Every year, the Kennedy Center International Committee on the Arts (KCICA), a group of donors who provide major support for our international festivals and arts management programs, holds a summit in a foreign city. The meeting offers the committee members to immerse themselves in the culture of another country, to meet arts managers and government ministers, and to honor great artists from the host country.
This year's summit was in Madrid, Spain. Our members toured the city and also visited Toledo and Granada. They visited museums and historic sites and honored five great Spanish artists (Pedro Almodóvar, Sara Baras, Plácido Domingo, Paco Peña, Tamara Rojo) at an event hosted by the King and Queen of Spain. The summit also afforded the committee members an opportunity to watch me teach over 300 Spanish arts managers. It is always rewarding for me to be able to show these important donors the fruits of their generosity; they make it possible for me and my staff to teach arts management across the globe. They were able to witness a large group of arts managers, who are facing great challenges, grapple with the concepts of raising private funds and building a family of donors.
Fundraising, especially from individuals, is a new concept in Spain; like most European countries, the government has been, by far, the major underwriter of arts programming. But also as in other European countries, the major fiscal challenges facing the nation have forced the government to make substantial cuts to arts funding. There is increasing pressure to find new sources of funding and a law allowing partial tax-deductibility of contributions is likely to pass shortly.
Several students in the class have successfully raised private funds. One enterprising arts manager told of her efforts to raise money by starting a membership program. She has already enrolled 100 members and funded an entire production with their gifts.
Her experience made the skeptics in the class rethink their pessimism about the potential for fundraising in Spain. If this small theater company can raise funds from Spaniards, why can't they? The presence of my KCICA members in class also helped to convince the students that they should not dismiss this new funding source out of hand -- because the members of my committee are not all Americans; KCICA includes members from England, France, Russia, Japan and even Spain!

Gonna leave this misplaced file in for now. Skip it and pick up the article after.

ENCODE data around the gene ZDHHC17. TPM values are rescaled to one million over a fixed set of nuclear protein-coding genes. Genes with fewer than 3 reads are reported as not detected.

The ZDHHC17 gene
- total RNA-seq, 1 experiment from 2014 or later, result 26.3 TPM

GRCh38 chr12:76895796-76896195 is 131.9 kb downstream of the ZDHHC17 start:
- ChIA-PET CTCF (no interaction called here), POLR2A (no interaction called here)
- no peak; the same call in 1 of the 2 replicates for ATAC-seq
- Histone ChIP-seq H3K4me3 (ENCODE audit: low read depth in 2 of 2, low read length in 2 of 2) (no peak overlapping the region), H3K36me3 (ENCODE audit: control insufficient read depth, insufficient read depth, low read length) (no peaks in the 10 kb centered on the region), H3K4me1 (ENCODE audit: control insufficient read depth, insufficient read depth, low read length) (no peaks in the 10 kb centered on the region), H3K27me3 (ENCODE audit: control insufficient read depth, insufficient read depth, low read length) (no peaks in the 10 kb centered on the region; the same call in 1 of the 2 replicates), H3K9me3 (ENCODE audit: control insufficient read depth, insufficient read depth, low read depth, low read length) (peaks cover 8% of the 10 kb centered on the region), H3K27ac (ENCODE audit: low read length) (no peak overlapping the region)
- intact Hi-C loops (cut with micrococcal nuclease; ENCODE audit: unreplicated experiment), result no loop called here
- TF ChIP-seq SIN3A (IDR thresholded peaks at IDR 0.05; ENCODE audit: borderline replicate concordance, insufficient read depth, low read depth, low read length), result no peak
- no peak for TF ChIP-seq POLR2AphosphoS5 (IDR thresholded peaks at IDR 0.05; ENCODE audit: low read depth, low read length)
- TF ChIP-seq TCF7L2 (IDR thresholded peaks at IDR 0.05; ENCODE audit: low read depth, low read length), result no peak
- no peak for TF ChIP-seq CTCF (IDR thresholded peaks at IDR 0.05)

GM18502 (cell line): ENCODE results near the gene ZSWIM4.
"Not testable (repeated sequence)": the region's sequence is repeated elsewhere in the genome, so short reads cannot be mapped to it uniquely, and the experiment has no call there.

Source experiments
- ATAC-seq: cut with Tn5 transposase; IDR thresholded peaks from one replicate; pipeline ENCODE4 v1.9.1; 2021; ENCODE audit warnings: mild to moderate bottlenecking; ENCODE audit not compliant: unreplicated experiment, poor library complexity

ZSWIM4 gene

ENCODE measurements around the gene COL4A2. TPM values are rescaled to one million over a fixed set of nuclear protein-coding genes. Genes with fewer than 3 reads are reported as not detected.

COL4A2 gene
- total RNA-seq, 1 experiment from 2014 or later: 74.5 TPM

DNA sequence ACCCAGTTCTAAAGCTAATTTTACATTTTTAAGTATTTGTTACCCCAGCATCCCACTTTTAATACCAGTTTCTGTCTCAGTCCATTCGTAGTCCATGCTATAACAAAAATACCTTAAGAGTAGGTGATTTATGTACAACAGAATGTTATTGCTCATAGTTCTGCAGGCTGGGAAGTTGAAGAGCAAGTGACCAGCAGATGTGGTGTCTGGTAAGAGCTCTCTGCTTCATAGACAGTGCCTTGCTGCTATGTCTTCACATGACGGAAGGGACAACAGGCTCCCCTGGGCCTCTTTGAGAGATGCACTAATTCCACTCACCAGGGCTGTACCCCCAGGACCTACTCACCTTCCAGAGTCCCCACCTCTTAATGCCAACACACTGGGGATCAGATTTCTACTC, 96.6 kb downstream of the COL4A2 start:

If the Kennedy Center can raise major funds from citizens of these countries, there is no reason that Spanish organizations cannot do so as well.
I look forward to returning to Spain to continue teaching; there is a vibrancy to the arts scene there that must not be lost because of economic difficulties. In fact, my discussions with several government leaders during my stay made it very clear that the government appreciates that the arts are critical to tourism and that tourism is one bright hope for the future rebound of the national economy. I believe that these same ministers came away from my class with the recognition that they must provide technical support to arts managers if they are going to become successful fundraisers; simply changing tax laws is not enough.
Our trip to Spain accomplished everything I had hoped it would: my donors had many wonderful experiences and left Madrid convinced that their donations were supporting important work, my students left the class with new ideas about the way they do business and government officials have a better sense of how they can help them do just that.